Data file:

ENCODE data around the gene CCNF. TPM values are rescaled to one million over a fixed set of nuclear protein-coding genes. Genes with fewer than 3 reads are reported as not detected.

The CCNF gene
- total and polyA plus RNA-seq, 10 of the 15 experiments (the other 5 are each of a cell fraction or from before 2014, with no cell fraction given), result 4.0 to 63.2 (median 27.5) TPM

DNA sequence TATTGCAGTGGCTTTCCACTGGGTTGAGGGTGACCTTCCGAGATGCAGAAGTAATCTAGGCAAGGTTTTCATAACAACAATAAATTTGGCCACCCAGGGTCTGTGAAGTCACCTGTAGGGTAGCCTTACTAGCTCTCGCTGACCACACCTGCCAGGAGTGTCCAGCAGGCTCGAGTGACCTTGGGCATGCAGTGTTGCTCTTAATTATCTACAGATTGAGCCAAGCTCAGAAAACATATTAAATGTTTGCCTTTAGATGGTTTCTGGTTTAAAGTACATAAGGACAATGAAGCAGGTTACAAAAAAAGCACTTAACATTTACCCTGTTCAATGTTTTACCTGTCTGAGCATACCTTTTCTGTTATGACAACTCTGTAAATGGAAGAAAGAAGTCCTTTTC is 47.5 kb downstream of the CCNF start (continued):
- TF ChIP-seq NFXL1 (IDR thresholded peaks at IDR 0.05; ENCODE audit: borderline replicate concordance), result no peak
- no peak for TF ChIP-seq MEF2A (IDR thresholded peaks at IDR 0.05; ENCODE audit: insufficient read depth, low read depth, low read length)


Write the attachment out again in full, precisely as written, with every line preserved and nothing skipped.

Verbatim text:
ENCODE data around the gene CCNF. TPM values are rescaled to one million over a fixed set of nuclear protein-coding genes. Genes with fewer than 3 reads are reported as not detected.

The CCNF gene
- total and polyA plus RNA-seq, 10 of the 15 experiments (the other 5 are each of a cell fraction or from before 2014, with no cell fraction given), result 4.0 to 63.2 (median 27.5) TPM

DNA sequence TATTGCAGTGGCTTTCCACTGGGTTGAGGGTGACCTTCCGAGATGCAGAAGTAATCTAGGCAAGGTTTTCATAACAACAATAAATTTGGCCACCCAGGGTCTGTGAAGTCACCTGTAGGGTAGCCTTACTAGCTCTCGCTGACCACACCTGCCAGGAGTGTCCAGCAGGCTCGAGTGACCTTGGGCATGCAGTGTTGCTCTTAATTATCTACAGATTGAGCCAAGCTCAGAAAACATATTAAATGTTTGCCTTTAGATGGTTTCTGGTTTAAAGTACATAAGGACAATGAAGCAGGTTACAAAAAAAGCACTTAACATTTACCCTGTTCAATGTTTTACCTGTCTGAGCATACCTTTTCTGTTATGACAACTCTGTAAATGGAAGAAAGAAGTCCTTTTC is 47.5 kb downstream of the CCNF start (continued):
- TF ChIP-seq NFXL1 (IDR thresholded peaks at IDR 0.05; ENCODE audit: borderline replicate concordance), result no peak
- no peak for TF ChIP-seq MEF2A (IDR thresholded peaks at IDR 0.05; ENCODE audit: insufficient read depth, low read depth, low read length)